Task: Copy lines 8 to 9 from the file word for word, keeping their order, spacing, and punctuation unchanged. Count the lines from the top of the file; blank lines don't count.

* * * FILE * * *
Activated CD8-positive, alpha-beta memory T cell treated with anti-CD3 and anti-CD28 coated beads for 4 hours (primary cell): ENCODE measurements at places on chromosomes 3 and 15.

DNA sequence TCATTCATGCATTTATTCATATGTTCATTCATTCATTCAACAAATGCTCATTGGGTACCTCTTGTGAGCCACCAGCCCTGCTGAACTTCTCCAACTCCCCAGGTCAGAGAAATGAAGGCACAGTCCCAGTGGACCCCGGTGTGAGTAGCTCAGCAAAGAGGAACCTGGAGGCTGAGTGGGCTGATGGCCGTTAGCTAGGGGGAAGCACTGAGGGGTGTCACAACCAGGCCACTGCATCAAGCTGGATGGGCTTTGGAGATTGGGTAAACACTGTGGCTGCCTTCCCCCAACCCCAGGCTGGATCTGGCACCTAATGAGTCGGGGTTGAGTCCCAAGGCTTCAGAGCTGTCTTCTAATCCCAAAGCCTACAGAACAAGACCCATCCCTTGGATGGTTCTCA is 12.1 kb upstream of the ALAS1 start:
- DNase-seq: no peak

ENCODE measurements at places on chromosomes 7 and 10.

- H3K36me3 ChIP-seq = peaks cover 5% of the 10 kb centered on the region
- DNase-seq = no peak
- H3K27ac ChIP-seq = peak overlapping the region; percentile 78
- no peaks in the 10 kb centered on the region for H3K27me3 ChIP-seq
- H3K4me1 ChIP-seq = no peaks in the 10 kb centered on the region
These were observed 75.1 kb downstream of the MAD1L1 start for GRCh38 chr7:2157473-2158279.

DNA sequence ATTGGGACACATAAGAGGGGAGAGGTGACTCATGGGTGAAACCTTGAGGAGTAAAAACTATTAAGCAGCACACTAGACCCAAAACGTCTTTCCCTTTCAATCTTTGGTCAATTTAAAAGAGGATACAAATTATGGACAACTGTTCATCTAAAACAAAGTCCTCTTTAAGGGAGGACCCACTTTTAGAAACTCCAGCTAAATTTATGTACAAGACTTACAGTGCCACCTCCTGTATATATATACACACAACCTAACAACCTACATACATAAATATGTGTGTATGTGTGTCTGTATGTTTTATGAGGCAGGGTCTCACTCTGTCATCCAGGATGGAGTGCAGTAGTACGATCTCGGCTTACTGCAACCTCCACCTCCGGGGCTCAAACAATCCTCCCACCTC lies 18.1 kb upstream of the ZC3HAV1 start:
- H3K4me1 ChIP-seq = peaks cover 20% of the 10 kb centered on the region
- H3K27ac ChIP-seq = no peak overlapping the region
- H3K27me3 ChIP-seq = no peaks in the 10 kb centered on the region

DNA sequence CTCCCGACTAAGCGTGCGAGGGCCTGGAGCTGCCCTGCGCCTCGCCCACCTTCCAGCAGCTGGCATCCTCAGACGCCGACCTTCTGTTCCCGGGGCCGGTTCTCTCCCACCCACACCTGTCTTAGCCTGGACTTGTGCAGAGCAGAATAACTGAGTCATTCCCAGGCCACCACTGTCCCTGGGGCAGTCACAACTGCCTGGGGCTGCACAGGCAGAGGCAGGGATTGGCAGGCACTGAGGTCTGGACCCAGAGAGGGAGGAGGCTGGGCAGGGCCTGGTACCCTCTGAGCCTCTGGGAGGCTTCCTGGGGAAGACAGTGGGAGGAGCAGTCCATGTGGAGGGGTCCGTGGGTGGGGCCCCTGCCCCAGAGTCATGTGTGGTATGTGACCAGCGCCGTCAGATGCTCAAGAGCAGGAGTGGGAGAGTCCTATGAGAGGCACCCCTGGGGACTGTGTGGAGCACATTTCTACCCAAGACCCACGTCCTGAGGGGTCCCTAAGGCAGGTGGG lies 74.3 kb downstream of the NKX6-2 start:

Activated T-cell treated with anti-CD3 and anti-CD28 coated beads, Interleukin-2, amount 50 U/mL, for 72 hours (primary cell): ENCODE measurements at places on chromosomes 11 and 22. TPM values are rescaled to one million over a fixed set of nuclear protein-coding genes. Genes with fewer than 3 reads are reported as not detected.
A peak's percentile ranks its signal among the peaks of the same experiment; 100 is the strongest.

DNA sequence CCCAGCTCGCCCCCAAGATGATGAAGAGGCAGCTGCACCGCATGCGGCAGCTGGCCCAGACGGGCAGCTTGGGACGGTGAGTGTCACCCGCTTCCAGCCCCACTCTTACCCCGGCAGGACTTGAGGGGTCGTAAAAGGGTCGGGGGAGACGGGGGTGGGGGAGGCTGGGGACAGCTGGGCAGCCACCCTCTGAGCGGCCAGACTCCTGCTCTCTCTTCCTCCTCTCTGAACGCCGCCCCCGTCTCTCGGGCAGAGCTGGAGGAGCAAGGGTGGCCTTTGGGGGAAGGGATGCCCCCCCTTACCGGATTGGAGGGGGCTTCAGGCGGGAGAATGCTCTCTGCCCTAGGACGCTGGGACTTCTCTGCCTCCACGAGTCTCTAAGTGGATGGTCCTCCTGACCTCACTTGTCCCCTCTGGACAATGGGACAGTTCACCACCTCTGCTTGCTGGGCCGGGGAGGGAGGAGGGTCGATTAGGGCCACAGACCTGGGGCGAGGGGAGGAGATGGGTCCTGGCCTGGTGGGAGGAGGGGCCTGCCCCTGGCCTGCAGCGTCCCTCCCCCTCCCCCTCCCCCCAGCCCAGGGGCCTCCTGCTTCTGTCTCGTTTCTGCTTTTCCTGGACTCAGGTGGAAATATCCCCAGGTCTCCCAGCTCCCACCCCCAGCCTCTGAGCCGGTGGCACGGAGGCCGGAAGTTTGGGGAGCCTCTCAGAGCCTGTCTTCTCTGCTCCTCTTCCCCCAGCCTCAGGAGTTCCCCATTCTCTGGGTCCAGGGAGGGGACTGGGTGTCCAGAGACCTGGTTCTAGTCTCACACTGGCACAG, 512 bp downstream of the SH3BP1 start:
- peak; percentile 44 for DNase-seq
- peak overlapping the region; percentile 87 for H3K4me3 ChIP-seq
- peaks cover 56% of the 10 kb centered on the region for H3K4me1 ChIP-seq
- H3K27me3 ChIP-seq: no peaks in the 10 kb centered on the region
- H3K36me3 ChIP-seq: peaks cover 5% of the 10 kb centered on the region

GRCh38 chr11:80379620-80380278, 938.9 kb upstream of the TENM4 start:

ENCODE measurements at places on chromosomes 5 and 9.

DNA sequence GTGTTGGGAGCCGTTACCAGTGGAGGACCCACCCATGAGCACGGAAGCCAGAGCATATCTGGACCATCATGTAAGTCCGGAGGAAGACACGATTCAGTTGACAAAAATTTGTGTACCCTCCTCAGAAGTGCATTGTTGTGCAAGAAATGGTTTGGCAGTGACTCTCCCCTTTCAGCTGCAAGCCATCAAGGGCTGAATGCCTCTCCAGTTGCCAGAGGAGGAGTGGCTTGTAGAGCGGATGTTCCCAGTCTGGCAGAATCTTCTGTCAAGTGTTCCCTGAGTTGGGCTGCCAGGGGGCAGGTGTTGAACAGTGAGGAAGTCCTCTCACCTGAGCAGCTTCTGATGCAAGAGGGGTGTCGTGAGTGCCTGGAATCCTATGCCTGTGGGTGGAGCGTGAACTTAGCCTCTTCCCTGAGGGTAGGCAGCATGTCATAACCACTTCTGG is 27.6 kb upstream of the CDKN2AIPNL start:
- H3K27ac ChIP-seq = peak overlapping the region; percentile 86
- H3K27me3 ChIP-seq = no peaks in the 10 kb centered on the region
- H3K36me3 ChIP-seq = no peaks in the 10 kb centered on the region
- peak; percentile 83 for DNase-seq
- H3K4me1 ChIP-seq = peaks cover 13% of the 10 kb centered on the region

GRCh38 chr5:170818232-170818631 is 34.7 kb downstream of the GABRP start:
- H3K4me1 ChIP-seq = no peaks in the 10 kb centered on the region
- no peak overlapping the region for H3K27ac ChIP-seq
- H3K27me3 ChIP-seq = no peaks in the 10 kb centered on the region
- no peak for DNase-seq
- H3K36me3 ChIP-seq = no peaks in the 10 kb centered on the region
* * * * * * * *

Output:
- no peaks in the 10 kb centered on the region for H3K27me3 ChIP-seq
- H3K4me1 ChIP-seq = no peaks in the 10 kb centered on the region